High drop out rates have caused many educators to look for new ways to reach today’s wired generation. At the forefront of this movement is Quest to Learn (Q2L), a school based entirely on games-based learning. Instead of textbooks and lectures, students learn by engaging in computer-driven role-playing games and interactive quests.

Video games are used to teach things like English, math, and science through solving puzzles and completing video game challenges. For example, one class teaches geography by having students act as location scouts for a mock reality-TV show. Students are required to do things like research different climate zones and create digital maps. At the end of the class they submit their multimedia pitches to a TV producer.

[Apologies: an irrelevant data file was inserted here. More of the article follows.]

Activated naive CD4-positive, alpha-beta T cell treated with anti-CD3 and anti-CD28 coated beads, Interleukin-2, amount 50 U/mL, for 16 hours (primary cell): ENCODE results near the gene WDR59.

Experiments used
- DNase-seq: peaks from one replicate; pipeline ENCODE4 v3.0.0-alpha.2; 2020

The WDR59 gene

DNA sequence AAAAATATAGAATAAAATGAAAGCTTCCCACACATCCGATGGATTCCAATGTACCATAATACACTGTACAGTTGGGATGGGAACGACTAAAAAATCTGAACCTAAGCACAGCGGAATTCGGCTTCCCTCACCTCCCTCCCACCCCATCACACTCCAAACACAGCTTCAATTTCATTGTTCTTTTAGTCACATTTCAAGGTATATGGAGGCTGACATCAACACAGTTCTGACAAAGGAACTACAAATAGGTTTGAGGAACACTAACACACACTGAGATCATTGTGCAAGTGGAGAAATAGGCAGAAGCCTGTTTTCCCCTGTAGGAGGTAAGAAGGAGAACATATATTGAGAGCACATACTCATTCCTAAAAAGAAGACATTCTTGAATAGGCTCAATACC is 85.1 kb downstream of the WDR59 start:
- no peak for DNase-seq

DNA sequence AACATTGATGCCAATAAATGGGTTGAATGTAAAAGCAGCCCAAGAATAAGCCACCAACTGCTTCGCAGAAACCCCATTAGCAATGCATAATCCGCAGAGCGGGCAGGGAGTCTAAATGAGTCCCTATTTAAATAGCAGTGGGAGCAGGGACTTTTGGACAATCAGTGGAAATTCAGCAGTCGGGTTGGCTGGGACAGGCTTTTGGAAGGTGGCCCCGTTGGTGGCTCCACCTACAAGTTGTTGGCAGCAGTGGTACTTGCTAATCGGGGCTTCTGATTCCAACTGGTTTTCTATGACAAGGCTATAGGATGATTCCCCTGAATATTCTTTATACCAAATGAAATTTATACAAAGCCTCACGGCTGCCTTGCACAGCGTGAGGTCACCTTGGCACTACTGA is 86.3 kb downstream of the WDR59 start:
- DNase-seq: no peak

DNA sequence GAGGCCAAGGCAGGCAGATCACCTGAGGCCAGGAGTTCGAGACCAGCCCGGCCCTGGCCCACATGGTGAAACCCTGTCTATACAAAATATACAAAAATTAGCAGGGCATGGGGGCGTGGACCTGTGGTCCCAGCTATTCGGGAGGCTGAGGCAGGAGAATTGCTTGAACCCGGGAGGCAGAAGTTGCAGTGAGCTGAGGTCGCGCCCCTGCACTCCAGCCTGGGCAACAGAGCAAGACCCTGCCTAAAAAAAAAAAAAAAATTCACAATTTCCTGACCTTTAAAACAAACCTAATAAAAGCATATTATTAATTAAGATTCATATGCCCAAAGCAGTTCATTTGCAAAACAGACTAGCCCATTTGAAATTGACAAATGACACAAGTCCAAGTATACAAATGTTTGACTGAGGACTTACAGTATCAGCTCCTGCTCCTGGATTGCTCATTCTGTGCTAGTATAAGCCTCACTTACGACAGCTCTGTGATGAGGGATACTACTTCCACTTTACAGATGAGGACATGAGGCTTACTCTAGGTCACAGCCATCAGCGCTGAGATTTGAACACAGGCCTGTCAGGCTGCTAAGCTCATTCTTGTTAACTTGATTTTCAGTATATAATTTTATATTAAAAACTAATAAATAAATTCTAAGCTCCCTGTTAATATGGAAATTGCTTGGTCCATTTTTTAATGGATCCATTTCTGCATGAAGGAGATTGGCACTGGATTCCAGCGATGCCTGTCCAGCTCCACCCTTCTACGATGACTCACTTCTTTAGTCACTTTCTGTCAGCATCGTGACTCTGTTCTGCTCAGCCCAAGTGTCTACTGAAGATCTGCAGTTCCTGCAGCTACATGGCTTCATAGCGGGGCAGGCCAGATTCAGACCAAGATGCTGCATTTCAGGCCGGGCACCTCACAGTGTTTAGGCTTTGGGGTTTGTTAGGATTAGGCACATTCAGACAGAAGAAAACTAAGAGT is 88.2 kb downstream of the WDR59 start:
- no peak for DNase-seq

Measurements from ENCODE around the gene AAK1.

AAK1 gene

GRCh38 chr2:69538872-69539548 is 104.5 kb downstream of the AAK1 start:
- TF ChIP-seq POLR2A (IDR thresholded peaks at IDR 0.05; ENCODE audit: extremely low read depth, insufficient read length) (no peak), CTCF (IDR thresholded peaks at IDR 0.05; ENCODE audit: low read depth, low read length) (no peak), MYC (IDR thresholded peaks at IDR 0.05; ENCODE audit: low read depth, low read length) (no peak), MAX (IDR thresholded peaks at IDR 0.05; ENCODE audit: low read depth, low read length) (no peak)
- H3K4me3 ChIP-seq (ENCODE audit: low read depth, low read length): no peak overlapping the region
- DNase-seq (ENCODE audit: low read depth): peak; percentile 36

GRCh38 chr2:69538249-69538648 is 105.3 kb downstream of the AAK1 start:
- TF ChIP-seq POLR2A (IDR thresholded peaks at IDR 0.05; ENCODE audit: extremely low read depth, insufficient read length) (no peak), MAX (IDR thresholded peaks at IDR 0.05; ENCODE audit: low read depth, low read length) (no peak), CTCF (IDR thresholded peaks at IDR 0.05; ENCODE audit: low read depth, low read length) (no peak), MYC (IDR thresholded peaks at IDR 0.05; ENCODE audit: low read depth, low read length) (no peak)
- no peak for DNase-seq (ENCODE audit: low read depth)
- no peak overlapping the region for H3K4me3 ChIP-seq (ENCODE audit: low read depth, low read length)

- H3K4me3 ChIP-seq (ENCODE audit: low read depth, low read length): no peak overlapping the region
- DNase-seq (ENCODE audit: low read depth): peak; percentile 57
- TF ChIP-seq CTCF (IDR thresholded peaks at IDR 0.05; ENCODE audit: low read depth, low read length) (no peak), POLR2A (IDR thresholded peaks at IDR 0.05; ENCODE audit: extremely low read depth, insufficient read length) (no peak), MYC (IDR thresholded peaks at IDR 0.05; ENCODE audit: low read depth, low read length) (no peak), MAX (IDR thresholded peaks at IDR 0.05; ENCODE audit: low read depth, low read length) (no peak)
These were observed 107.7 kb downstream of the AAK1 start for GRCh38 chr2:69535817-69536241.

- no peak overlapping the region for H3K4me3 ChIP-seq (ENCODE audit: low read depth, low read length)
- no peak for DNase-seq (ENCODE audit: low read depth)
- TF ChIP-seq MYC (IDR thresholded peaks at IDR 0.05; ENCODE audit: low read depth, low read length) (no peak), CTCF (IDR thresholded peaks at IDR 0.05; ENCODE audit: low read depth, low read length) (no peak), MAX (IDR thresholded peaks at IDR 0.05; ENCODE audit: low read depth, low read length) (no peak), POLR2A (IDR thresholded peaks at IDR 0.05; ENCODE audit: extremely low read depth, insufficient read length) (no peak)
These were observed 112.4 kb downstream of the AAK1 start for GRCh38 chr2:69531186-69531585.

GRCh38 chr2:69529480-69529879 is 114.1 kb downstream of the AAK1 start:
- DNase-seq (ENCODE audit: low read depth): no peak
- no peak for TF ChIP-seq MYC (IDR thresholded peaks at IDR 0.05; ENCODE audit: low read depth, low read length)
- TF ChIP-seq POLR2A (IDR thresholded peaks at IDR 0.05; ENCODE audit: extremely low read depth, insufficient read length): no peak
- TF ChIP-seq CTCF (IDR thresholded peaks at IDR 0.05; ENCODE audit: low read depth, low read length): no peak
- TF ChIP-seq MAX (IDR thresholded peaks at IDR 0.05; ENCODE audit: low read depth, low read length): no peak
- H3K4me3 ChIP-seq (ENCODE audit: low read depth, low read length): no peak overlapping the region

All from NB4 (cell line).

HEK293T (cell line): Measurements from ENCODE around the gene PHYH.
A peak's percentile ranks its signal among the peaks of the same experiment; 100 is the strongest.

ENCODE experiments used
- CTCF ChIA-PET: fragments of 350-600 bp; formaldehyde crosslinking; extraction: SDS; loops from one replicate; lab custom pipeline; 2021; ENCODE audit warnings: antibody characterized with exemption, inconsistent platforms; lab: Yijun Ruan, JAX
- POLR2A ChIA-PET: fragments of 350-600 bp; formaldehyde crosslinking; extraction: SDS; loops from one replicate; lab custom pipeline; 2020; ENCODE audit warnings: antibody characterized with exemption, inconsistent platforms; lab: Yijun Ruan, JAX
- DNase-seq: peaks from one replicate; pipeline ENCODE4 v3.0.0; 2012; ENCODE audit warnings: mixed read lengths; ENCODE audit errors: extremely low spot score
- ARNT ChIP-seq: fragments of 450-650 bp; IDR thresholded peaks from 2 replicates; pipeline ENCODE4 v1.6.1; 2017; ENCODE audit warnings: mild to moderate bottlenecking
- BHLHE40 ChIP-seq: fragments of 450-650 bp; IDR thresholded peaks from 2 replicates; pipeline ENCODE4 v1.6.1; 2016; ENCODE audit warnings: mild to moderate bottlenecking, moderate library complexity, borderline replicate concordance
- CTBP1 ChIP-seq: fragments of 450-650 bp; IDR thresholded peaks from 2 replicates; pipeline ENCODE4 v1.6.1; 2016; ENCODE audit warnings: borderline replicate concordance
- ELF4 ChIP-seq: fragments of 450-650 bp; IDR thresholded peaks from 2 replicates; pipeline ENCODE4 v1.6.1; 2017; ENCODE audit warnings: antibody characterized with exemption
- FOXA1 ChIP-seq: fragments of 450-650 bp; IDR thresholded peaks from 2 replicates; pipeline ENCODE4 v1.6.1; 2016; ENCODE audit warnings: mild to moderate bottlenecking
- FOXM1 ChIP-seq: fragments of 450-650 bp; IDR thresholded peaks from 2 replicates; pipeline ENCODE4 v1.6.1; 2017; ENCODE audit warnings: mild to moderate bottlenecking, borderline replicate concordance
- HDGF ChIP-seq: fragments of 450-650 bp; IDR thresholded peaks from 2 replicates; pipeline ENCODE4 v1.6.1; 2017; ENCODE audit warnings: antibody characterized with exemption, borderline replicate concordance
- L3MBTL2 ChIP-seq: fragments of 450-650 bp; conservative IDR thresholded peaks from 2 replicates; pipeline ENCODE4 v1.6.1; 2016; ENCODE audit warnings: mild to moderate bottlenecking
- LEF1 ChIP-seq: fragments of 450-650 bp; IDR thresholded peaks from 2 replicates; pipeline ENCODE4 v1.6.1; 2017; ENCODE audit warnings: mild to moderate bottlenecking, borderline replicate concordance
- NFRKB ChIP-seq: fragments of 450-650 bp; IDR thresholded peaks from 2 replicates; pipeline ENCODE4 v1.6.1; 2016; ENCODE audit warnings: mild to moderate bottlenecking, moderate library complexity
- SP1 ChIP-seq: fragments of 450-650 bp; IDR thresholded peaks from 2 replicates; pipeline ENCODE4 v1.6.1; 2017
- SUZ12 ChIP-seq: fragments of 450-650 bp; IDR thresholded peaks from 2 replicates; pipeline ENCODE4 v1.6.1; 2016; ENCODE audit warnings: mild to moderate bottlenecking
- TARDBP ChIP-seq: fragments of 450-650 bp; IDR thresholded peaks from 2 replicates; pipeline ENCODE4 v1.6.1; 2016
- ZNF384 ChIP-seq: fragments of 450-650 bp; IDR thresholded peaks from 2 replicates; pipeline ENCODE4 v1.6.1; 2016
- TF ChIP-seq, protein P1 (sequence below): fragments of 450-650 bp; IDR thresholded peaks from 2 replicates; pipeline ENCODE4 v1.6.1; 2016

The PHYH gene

The school also doesn’t hand out grades like traditional schools; instead, students reach the next level, just like at the end of a video game.

“Students now live to play games and are immersed in technology,” says Q2L teacher Ginger Stevens. “It makes sense to tap into that enthusiasm. Instead of forcing an old model of education on them, we’re looking at where students are coming from and building a program around that.”

Although it is no longer unusual to use technology when teaching, some educators are hesitant to make such a big leap to games-based learning. They point out that the traditional model has worked well for generations.

While the program does have some critics, Q2L’s students are not among them. Students love the hands-on approach and their enthusiasm is hard to ignore. Parents who have children with problems like attention-deficit disorder have been very happy with how well their children have thrived at Q2L in comparison to more traditional schools.


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